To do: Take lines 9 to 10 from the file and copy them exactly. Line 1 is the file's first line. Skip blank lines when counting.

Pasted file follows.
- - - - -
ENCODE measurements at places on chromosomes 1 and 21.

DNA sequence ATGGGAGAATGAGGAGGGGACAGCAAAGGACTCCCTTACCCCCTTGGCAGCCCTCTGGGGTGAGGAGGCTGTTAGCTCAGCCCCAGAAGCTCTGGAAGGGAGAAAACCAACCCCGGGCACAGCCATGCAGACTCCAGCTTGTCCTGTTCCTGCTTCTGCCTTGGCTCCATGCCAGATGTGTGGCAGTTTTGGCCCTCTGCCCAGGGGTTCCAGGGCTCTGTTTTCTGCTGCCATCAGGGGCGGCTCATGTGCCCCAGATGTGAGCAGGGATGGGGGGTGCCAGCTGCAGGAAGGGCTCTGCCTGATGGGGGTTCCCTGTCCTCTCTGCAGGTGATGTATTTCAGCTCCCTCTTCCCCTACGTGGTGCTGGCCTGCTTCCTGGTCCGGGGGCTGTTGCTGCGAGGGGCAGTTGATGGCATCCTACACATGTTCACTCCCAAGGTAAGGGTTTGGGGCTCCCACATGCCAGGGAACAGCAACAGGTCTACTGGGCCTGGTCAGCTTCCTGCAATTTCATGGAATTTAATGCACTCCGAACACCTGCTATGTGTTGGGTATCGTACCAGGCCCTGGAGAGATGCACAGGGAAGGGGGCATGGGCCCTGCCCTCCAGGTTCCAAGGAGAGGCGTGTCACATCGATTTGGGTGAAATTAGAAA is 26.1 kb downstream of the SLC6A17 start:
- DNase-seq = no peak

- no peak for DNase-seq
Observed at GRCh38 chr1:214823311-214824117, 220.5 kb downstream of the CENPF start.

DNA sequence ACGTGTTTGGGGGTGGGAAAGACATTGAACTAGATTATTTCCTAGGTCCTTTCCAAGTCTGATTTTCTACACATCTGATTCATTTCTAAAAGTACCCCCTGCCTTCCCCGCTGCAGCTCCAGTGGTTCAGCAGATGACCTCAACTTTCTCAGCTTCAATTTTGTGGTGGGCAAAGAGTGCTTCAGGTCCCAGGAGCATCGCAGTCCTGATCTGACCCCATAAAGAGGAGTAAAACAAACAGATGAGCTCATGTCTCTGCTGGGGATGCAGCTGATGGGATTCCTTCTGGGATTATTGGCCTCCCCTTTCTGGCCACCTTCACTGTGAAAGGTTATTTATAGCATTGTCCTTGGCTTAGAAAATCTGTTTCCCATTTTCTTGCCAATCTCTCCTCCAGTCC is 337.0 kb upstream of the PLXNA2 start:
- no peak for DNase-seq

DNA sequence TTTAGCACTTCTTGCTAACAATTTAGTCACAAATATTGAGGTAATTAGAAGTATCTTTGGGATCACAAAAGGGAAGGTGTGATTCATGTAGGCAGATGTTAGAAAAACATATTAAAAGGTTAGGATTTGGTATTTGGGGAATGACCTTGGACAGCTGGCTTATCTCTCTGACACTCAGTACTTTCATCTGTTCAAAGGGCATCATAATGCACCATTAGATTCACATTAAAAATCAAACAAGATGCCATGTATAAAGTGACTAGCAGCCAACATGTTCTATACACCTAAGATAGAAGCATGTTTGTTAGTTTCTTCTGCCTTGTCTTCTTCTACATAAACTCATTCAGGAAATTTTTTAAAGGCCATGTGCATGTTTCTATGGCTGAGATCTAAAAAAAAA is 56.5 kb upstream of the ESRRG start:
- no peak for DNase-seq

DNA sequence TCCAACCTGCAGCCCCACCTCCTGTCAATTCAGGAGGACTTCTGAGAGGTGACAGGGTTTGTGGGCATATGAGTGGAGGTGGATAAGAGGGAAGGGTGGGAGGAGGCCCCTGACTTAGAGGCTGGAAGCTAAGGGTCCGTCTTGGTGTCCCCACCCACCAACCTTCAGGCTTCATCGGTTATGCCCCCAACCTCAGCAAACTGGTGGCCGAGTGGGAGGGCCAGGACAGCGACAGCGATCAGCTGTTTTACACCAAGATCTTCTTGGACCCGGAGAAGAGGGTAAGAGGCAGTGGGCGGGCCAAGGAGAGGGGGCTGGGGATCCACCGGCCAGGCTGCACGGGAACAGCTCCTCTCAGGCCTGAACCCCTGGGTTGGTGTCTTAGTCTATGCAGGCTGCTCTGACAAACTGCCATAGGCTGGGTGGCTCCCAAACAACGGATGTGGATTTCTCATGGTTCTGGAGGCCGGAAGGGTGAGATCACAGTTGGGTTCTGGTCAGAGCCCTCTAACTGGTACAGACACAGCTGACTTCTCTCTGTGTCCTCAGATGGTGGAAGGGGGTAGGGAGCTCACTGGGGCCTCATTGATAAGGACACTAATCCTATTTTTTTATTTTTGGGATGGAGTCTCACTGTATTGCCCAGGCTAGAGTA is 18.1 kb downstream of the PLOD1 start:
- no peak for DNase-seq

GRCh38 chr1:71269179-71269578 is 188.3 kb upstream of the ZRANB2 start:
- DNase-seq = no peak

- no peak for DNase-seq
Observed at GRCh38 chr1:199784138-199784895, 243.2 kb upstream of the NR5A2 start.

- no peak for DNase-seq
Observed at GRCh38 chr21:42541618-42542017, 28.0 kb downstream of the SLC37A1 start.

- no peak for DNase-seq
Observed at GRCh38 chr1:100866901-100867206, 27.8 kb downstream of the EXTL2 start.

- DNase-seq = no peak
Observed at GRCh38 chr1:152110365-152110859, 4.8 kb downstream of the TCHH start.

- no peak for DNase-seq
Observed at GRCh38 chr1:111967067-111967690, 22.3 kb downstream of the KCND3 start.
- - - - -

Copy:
- no peak for DNase-seq

DNA sequence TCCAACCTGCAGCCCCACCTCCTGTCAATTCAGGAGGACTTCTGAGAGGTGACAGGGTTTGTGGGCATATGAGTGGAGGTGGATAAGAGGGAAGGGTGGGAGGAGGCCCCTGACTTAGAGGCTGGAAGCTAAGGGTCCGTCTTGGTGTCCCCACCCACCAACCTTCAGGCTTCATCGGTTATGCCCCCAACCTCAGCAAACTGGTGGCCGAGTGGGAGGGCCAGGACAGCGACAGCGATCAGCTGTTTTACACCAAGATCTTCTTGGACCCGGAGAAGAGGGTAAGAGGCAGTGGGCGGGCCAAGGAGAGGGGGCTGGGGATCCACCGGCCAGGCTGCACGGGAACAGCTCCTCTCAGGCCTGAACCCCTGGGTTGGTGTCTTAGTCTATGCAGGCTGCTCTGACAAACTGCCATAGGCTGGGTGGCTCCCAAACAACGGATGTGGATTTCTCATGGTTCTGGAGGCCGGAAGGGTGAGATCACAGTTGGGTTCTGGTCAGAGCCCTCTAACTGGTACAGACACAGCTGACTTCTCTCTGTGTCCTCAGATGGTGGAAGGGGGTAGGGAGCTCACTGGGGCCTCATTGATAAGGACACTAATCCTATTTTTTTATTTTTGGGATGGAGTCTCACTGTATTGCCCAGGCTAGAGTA is 18.1 kb downstream of the PLOD1 start: